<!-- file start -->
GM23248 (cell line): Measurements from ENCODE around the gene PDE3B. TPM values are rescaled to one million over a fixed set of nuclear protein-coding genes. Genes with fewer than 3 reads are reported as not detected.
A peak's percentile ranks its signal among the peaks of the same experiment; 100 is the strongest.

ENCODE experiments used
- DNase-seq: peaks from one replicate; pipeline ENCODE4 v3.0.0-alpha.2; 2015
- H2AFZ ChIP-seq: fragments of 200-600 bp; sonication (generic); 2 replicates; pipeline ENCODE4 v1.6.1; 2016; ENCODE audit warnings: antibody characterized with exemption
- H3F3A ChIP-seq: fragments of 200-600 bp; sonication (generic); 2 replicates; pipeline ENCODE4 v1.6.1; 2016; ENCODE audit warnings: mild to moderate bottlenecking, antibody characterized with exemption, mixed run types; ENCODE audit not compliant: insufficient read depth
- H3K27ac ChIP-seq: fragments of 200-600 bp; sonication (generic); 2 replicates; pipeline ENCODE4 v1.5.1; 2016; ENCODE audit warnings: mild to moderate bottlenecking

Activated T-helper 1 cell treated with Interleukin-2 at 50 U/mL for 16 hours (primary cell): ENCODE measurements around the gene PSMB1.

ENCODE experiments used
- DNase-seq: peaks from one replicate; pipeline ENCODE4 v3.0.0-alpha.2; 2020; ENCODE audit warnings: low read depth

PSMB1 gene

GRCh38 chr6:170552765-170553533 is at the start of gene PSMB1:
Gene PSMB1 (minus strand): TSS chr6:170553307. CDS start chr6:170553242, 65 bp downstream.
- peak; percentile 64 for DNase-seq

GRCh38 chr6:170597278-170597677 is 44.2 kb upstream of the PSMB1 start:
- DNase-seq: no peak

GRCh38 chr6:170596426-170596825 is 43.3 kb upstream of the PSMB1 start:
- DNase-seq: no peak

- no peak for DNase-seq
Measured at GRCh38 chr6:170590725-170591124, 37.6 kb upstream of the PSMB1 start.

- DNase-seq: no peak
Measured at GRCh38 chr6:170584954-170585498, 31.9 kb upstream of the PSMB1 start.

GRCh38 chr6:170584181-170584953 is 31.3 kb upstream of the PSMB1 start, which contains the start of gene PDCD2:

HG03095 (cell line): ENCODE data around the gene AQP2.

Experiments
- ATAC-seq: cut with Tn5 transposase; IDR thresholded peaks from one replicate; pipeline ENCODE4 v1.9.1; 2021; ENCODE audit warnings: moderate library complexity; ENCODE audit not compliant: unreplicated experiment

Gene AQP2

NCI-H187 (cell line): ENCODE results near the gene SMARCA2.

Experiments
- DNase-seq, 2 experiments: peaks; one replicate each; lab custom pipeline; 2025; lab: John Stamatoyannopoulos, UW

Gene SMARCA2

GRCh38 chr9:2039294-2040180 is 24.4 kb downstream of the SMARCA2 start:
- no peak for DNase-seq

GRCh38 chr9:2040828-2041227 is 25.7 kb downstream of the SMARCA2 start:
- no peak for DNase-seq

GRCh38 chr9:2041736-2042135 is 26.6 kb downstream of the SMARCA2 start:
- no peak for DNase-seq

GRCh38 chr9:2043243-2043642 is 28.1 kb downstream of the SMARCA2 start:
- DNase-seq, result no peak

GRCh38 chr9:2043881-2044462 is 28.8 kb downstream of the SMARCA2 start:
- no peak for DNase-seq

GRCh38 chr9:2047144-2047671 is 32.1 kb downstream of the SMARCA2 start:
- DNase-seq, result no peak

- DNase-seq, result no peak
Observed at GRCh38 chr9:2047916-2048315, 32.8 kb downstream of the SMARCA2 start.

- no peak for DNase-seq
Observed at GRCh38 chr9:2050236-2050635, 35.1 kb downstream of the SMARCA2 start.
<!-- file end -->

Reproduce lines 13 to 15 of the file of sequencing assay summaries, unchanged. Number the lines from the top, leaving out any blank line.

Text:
Gene PSMB1 (minus strand): TSS chr6:170553307. CDS start chr6:170553242, 65 bp downstream.
- peak; percentile 64 for DNase-seq

GRCh38 chr6:170597278-170597677 is 44.2 kb upstream of the PSMB1 start: